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Present Moment - October Gallery

Exhibition preview

PRESENT Moment, a group exhibition presenting the works of selected artists from Asia, will be on display at October Gallery from January 24 to February 23, 2019.

Artists include Jukhee Kwon, Tian Wei, Huang Xu, Govinda Sah ‘Azad’, Kenji Yoshida and Xu Zhongmin; artists whose work creates a momentary stillness, each piece capturing a meditative moment of serene lightness.

Present Moment will debut striking new works by South Korean artist Jukhee Kwon, who creates works from the printed page. Using abandoned and disused books, she cuts and manipulates pages by hand to create magnificent sculptures. These sculptures, brimming with energy, reimagine the form of each book to a new existence through this transformational creative process. Much of her work plays with ideas of destruction and re-creation.

Kwon’s cutting and expanding of books alludes to a feeling of freedom and movement, mimicking her own migratory experience. As she cuts each page, the process becomes a means to travel the tracks of half-held memories and to retrace those first conscious steps towards the creation of a new life. As Kwon notes, “For me, each book has individual personality and it has narrative and history like a human being.”

Tian Wei was born in Xi’an, the first imperial capital of China, and original starting point of the Silk Road, which played a seminal role in linking East and West together in a complex network of trade and reciprocal exchange.

Tian Wei’s large scale colourful paintings, both theoretically and formally, construct a bridge between things that appear as dyadic opposites, binary poles or complementary pairs through his inclusion of text. On trying to read Wei’s words as Chinese characters the viewer soon realises the flowing shapes can only be resolved in English. The lines spell out simple English nouns and adjectives such as ‘Light’ and ‘Soul.’ These carefully chosen words give the viewer access to the artist’s lived experience of both Eastern and Western spheres.

Huang Xu, from China, focuses on a singular object, carefully staged to capture its ethereal beauty as opposed to its meaning within contemporary culture. In his Fragments series he creates large-scale C-prints that explore the fragile nature of the contemporary global economy. The tattered remains of abandoned plastic bags are digitally remodelled, using 3-D scanners, to produce images of haunting luminosity.

Huang Xu elevates this detritus to inspirational heights. Far from resembling waste, his densely textured, luminous prints suggest the fine silk textiles of Imperial China, evoking an age of decadence and wealth, recalling the historic trade links between China and the West. His latest series of works focuses on the sensual, yet fragile aspects of nature.

Through painting, Nepalese artist Govinda Sah ‘Azad’ effortlessly balances traditional eastern metaphysical insights about the nature of reality with visual realisations that are in accord with the latest formulations of contemporary western science, thereby imagining a cosmos of boundless possibilities. A painter of tempestuous skies and cosmic explosions, Sah is drawn towards the unknown.

Sah’s cloud-scapes represent energy transformations between different physical states and become metaphors of our collective emotional states.

The cloud is an ancient symbol of connection between heaven and earth, between water and air and between the natural and the supernatural orders in many different traditions around the world.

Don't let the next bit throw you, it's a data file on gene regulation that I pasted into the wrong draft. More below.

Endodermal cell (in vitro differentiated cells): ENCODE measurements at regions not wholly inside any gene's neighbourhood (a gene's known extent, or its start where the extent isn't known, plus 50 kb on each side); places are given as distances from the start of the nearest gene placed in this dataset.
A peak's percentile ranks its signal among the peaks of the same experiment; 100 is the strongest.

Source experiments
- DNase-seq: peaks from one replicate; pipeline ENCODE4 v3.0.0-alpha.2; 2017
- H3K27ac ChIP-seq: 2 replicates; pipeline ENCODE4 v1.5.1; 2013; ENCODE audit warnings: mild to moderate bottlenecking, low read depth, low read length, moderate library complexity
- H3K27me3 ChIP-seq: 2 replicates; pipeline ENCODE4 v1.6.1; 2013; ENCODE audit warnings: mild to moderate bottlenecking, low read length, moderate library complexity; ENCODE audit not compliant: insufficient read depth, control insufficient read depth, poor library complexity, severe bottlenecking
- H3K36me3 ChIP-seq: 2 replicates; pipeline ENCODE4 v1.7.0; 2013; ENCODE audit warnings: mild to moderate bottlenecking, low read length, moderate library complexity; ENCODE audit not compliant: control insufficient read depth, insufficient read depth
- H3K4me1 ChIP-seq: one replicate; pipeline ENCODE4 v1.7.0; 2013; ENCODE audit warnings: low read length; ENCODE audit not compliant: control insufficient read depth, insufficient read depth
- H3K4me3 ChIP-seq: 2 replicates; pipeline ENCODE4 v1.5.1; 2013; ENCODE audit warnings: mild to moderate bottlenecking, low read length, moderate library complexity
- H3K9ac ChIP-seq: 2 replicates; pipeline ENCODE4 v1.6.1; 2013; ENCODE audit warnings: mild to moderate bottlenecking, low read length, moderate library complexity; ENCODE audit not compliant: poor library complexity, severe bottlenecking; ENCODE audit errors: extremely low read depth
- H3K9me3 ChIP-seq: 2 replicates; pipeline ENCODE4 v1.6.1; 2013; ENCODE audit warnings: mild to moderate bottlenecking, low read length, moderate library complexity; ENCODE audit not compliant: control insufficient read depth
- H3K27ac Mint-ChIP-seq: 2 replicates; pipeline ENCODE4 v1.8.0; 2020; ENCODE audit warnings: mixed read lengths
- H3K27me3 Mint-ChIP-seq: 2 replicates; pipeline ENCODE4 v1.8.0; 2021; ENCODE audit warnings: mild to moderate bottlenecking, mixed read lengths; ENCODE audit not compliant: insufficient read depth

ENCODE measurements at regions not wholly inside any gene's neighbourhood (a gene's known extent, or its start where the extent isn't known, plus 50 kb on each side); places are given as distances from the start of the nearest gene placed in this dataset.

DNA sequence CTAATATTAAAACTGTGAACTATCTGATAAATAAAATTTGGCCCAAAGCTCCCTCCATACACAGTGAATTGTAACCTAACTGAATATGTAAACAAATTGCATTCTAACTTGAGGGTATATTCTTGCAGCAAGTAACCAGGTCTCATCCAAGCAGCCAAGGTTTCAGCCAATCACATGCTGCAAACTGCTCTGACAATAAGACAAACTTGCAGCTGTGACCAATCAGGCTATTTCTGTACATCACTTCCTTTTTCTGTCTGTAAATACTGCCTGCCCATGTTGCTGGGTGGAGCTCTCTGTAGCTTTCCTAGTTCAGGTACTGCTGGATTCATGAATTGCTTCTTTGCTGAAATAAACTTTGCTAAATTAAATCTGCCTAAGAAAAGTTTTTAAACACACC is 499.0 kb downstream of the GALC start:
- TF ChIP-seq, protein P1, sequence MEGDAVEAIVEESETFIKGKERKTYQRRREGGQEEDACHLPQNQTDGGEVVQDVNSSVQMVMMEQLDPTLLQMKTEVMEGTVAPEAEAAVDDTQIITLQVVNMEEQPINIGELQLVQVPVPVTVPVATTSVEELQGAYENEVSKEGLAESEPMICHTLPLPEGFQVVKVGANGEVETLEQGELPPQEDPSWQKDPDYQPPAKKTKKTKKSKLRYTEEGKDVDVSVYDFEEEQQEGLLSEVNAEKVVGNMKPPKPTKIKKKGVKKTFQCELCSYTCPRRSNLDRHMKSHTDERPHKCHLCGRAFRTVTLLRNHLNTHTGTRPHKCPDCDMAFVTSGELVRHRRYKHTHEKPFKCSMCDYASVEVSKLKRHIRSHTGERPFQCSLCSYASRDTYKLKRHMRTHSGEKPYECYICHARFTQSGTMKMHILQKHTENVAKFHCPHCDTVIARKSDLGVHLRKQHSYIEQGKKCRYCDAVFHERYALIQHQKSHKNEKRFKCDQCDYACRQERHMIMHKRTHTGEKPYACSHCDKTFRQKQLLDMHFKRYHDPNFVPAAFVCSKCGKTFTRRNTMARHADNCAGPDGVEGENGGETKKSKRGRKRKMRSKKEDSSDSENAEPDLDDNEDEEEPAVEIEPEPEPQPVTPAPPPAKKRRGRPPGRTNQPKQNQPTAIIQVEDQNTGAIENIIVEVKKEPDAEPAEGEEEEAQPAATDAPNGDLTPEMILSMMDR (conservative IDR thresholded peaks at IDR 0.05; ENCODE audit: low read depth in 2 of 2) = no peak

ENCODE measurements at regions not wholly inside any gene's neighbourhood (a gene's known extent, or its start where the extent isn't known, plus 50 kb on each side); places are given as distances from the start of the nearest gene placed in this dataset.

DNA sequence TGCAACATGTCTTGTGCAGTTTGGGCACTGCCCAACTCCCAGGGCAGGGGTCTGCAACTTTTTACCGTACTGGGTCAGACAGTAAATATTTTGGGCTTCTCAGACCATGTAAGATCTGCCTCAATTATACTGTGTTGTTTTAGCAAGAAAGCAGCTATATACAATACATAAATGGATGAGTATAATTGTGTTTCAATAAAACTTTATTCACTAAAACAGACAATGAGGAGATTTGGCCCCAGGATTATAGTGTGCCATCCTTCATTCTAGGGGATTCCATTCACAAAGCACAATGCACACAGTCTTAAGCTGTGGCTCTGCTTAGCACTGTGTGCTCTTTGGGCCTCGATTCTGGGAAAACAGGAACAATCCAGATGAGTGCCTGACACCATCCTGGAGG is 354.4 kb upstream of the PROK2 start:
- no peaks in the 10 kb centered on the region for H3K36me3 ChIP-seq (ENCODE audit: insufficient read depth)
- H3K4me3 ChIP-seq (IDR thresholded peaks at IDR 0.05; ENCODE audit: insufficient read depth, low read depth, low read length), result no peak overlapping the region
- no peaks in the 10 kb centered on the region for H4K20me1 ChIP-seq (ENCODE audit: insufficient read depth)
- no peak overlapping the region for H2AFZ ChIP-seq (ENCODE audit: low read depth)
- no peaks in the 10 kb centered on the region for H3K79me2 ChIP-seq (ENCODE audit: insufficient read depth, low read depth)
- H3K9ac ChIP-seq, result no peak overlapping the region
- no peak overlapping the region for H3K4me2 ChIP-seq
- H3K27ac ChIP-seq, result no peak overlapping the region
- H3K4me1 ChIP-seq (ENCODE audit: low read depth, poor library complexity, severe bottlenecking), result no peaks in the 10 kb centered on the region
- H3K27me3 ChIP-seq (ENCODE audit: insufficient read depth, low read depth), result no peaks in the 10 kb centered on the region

Kenji Yoshida (1924-2009) was born in Ikeda City (part of present-day Osaka). Yoshida first studied art under Kiyoshi Hayashi Sensei before the outbreak of WWII. Selected for training as a kamikaze pilot, Yoshida was extremely lucky to survive his teens. It was under the weight of many such memories, that Yoshida returned to his art. From that point onwards the majority of Yoshida’s work carried the single, most telling of all titles, Sei-Mei – La Vie – Life.

Yoshida’s monumental works consist of ethereal gold, silver and precious metals on canvas which unite a restrained tradition of Japanese appliqué work with that of an abstract modernist aesthetic.

In 1964, Yoshida left Japan permanently and moved to Paris, the acknowledged centre of Modernism. This move brought Yoshida’s work into the great movements of the time. He was confronted by the heady shock of the Abstract Expressionists, in particular Rothko and Motherwell, who both employ similarly abstract forms in striving for the transcendent spirituality that characterises Yoshida’s art.

In 1993, Yoshida became the first living artist ever to be given a solo exhibition at the Japanese Galleries of the British Museum.

In the exhibited works, Xu Zhongmin (China) uses the traditional technique of Chinese wood-block printing with delicately incised lines chiselled in to ‘pear wood’ blocks. These lines trace complicated networks of forms whose sinuous appearance belies the fact that they are composed entirely of meticulously straight incisions. The lines bring to life a series of towering city-scapes, stylised and distorted, but stamped with a range of individual atmospheres passing from bustling movement to quiet serenity.

His most recent works are inspired by both the architect Buckminster Fuller’s geodesic dome and the recurring patterns that pervade Tibetan Buddhist iconography. The intricate sculptures contain stainless-steel egg-planets circling silver skeletons and babies on a repetitive furious march to nowhere.

Admission: Free.

Times: Tuesday to Saturday from 12.30 – 5.30pm.

October Gallery, 24 Old Gloucester Street, London, WC1N 3AL

Telephone: 020 7242 7367